Families are warming up their wallets with more disposable income
Families continue to enjoy boost in spending power as Asda’s latest Income Tracker reveals that Brits were all fired up with an extra £18 a week to spend in September, compared to 2014
- The average household across the UK enjoyed a September surprise with weekly discretionary income reaching £192 a week, up £18 on September 2014
- Prices of essential items, like food and drink dropped by 2.3%, firing up appetites for a big night in
- A drop in the cost of gas helped heat up homes and beat the autumn chill
- All regions avoided feeling the heat on their bank balances, as the UK has seen 2 years of continued growth in spending power
As the cold, dark winter nights start to creep in, UK families will be warming up to the fact they can enjoy more of the things they want. Asda’s latest Income Tracker has revealed that the average household now has £192 a week of discretionary income, up by £18 a week (10.6%) on the same time last year.
What’s more, it’s not just the temperatures that are falling. A 2.3% drop in the price of food and drink over the past year means that those hibernating at home can stock their cupboards for those big nights in front of the TV watching X Factor or The Rugby World Cup, particularly as the UK’s inflation rate continues to hit negative numbers (-0.1%), with September marking the eight consecutive month of near zero inflation.
As icy lows loom for the coming months, there is an extra comfort blanket in the form of falling gas prices for those keeping an eye on the pennies, with a welcome pre-winter drop of 2.1% in September meaning consumers can feel more confident when heating up their homes.
The good news doesn’t stop there, however. For those Brits looking to visit families over Halloween and Bonfire night, falling fuel prices will help to make the journey more enjoyable, with September petrol prices dropping 3.7p per litre.
Meanwhile, families choosing to add to their summer styles for a last-ditch summer break, made the most of extended sales which led to bigger bargains, and with Bonfire Night nearing, sparks are also expected to fly amongst shoppers looking to stock up on clothing essentials to help them brave the colder months.
Taking a national view, it’s a positive picture across the board, with all regions across the UK seeing double-digit increase in household discretionary income over the last year, ranging from a £12 increase in Scotland, to a £24 increase seen in the Capital.
Households in Northern Ireland continued to make up for lost ground against the other regions, whilst the three most prosperous regions; London, the East and the South East, all moved further ahead of the country, with spending power rising by over £20 year-on-year:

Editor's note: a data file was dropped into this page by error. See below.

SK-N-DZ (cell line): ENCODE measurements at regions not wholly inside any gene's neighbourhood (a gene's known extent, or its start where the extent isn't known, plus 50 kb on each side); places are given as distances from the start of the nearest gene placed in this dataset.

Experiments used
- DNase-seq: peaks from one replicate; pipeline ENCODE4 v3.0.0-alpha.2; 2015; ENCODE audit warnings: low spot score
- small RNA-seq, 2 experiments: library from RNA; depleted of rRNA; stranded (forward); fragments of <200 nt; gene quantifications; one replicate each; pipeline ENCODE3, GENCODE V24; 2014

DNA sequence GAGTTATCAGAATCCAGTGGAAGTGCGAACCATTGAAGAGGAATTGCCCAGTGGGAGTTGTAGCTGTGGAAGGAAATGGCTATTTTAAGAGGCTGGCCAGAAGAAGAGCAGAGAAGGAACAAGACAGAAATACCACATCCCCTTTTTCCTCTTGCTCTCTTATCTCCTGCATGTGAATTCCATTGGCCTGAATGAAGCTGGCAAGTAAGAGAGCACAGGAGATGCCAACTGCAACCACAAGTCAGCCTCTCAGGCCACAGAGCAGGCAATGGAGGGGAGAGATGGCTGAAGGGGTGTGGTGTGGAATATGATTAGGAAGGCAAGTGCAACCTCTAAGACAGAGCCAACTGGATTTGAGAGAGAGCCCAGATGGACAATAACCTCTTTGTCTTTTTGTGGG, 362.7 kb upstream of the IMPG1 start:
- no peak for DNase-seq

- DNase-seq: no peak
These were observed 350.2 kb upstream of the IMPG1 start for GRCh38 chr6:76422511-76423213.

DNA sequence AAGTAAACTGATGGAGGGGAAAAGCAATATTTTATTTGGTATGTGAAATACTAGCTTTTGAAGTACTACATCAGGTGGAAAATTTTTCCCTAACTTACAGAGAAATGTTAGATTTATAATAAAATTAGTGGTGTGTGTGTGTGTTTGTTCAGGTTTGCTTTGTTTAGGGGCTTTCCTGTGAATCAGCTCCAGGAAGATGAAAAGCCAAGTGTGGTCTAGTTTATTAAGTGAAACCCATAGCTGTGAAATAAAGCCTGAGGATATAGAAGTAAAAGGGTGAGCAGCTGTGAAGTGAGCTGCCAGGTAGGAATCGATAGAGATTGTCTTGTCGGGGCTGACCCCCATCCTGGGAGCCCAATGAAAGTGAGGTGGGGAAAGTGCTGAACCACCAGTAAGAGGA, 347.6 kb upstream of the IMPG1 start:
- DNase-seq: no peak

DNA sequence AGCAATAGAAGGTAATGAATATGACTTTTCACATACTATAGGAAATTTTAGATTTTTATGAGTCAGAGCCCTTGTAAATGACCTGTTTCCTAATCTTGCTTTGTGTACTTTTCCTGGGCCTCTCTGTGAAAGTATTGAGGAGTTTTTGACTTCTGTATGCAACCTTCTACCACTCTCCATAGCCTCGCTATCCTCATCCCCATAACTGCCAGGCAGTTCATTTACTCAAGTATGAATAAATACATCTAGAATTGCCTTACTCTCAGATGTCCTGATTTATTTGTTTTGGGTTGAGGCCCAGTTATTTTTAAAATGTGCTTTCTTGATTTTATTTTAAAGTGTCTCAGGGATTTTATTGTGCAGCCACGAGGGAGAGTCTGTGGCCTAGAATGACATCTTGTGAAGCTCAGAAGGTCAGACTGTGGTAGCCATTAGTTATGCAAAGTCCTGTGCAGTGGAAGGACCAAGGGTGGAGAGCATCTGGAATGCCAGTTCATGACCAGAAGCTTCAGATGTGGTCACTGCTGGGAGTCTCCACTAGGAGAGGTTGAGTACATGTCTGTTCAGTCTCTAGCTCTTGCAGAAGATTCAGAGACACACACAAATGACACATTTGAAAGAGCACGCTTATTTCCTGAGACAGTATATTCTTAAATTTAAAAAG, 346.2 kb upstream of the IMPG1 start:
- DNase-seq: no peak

- London experienced one of the strongest increases in income growth in the last quarter, supported by wage increases in the financial and business services
- The West Midlands have seen a sharp fall in unemployment rates, driven by a rise in automotive manufacturing and inward investment into the Birmingham and its surrounding areas
- Although Scotland has felt a slowdown in gross income growth, essential item inflation remains negative in the region, a driving force behind the easing pressure on household finances
- Northern Ireland has once again experienced the strongest year on year growth in discretionary income across all parts of the UK, as household spending rose by 15.1% in the year to Q3 2015
Chief Customer Officer Barry Williams , said: “Two years of solid growth on discretionary income shows real stability in the economic recovery. Across the UK the benefit will be being felt, granted in some areas more than others, but double digit growth can only be good news for those holding the purse strings. It’s interesting that people continue to spend differently however, carrying their savvy shopping habits from the financial crisis with them and reprioritising their spending on treats and activities with their families, making the most out of their new found spare income.”
Sam Alderson, Economist, Cebr, said: “The further falls in gas and fuel prices in September provided more good news to households in September. With inflationary pressure remaining muted, an interest rate rise looks likely to be the next challenge facing households. This is now expected to come in mid-2016, as a more turbulent global economy means rates could stay lower for longer.”